The foreign minister of France, Laurent Fabius and that country's interior minister, Bernard Cazeneuve, issued a joint statement recently condemning the onslaught and persecution of Christians in Iraq by jihadist forces as reported by yahoonews. Their statement on Monday indicated that France was ready to facilitate asylum for Iraqi Christians fleeing such violence.
Thousands of Christians and other minorities have been attempting to flee the northern Iraqi city of Mosul and additional areas as extremists have boiled out of Syria and taken control over large sections of Iraq, the same article reported. Militants have demanded that Christians convert to their version of Islam or leave the area. This has prompted mass exodus.
Those who have not left have been threatened with execution and forfeiture of property to the terrorist forces, according to the article.
The joint statement of the ministers noted that Christians in these areas were "historically an integral part of this region." The report noted a Christian presence in what is present day Iraq for nearly two millennia.
According to this article, prior to the U.S. led 2003 invasion of Iraq, there were more than 1 million Christians living in that country.
The report related that the United Nations Security Council has "denounced the persecution of Christians and other minorities in Iraq, warning such actions can be considered crimes against humanity."
It is rather obvious that extremist forces in Syria and Iraq have absolutely no regard for some theoretical punishment that either the Iraqi government or some other collection of governments might bring to bear upon them for their violence and threats of violence. It is equally obvious that there is but one language which they understand. That would be the universal language of force.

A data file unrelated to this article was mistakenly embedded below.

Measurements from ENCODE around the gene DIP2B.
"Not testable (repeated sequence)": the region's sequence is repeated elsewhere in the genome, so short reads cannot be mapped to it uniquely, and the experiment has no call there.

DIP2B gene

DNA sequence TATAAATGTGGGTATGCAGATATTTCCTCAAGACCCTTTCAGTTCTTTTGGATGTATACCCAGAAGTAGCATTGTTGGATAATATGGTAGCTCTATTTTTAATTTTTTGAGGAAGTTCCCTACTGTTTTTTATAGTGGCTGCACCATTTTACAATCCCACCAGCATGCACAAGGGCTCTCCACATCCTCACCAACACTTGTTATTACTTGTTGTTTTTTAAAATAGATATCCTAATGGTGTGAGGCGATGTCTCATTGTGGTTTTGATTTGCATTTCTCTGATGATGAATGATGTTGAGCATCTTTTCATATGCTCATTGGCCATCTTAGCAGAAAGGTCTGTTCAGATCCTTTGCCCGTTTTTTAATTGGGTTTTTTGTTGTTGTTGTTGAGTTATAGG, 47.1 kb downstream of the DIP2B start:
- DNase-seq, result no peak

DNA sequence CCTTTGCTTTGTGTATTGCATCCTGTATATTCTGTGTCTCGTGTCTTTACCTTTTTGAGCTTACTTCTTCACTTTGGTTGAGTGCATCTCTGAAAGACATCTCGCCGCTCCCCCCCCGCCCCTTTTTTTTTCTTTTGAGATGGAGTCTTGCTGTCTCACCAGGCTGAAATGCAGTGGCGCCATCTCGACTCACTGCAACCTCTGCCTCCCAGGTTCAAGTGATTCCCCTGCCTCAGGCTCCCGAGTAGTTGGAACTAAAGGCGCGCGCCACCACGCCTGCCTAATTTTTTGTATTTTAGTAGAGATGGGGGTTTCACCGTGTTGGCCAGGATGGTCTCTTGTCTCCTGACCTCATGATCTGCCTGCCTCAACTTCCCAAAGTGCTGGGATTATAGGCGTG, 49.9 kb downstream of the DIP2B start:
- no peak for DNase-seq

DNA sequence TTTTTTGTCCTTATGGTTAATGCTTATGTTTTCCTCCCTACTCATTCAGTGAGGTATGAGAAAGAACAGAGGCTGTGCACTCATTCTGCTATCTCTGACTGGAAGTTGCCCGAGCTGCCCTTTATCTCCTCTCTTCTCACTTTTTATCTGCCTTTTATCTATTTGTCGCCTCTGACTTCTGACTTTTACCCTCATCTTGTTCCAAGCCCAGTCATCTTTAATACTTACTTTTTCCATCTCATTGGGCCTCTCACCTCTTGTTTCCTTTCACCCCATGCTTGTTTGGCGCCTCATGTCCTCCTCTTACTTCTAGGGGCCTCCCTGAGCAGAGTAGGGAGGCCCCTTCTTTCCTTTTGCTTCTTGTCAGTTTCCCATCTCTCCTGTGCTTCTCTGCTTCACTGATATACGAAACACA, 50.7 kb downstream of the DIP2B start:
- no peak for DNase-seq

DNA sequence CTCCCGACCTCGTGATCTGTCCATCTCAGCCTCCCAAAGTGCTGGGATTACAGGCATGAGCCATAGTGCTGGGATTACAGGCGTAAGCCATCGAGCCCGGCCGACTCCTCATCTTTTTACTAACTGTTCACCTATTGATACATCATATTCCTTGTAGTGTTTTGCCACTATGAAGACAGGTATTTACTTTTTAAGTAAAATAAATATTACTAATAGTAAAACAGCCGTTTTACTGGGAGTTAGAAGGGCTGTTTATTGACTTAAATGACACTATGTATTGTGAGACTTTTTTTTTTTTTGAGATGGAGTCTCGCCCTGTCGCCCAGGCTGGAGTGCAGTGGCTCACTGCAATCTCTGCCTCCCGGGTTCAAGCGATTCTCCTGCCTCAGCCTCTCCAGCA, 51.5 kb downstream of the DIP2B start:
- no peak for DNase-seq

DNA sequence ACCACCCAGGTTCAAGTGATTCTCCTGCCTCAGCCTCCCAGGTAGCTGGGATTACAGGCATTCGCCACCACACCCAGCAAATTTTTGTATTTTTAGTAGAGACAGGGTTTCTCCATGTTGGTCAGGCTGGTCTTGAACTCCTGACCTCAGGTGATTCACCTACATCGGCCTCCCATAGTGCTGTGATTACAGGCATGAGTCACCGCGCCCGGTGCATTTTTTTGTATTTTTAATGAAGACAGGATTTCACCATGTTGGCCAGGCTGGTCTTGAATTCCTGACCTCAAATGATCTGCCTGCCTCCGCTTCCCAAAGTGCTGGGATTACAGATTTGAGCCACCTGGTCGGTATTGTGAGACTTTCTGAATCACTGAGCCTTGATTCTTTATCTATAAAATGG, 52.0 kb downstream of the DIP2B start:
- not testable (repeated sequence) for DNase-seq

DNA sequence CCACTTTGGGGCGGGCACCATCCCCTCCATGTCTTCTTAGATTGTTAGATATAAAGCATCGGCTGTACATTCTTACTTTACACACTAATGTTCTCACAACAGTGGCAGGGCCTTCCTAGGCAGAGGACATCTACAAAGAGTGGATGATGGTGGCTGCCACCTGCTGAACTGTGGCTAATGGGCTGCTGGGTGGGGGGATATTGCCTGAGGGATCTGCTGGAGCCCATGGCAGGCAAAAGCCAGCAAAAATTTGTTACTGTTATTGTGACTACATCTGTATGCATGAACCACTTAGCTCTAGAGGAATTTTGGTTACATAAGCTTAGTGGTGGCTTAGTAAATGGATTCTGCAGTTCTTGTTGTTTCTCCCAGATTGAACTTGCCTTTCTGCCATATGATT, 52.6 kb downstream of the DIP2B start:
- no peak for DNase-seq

It would be nice if the president or Secretary of State John Kerry would offer some sort of moral or tangible support to those facing religious persecution in various parts of the Middle East or Africa. I have yet to hear such a statement from either of these gentlemen.
L.A. Times opinion columnist Michael McGough also weighed in on the topic of persecution in a July 25 column headlined, "Christians are being persecuted, and the U.S. should support them."
McGough observed that Pope Francis had greeted Meriam Ibrahim upon her release from captivity in Sudan. She had been sentenced to death by a Sudanese court for illegally converting from Islam to Christianity. Ibrahim had pled that she never had been a Muslim and was instead raised as a Christian by her Ethiopian Orthodox mother.
McGough spent the bulk of his column describing the "Al Qaeda offshoot known as Islamic State" ordering Christians in Iraq to convert, leave or die. He cited the patriarch of the Chaldean Catholic Church, Louis Sako, for the statement that "For the first time in history of Iraq, Mosul is now empty of Christians."
McGough bemoans the cultural and economic loss of a vibrant Christian population that had in the past been in a position to build educational and political bridges with Western countries.
He closed his column with the suggestion that Ibrahim's next stop should be a reception at the White House.
Somehow, I do not see the president being able to squeeze such a visit in between his fundraisers, his tee times and his vacation to Martha's Vineyard.
Michael Zimmer writes from Eldersburg. His column appears on Fridays. Email him at firstname.lastname@example.org.Copyright © 2015, The Baltimore Sun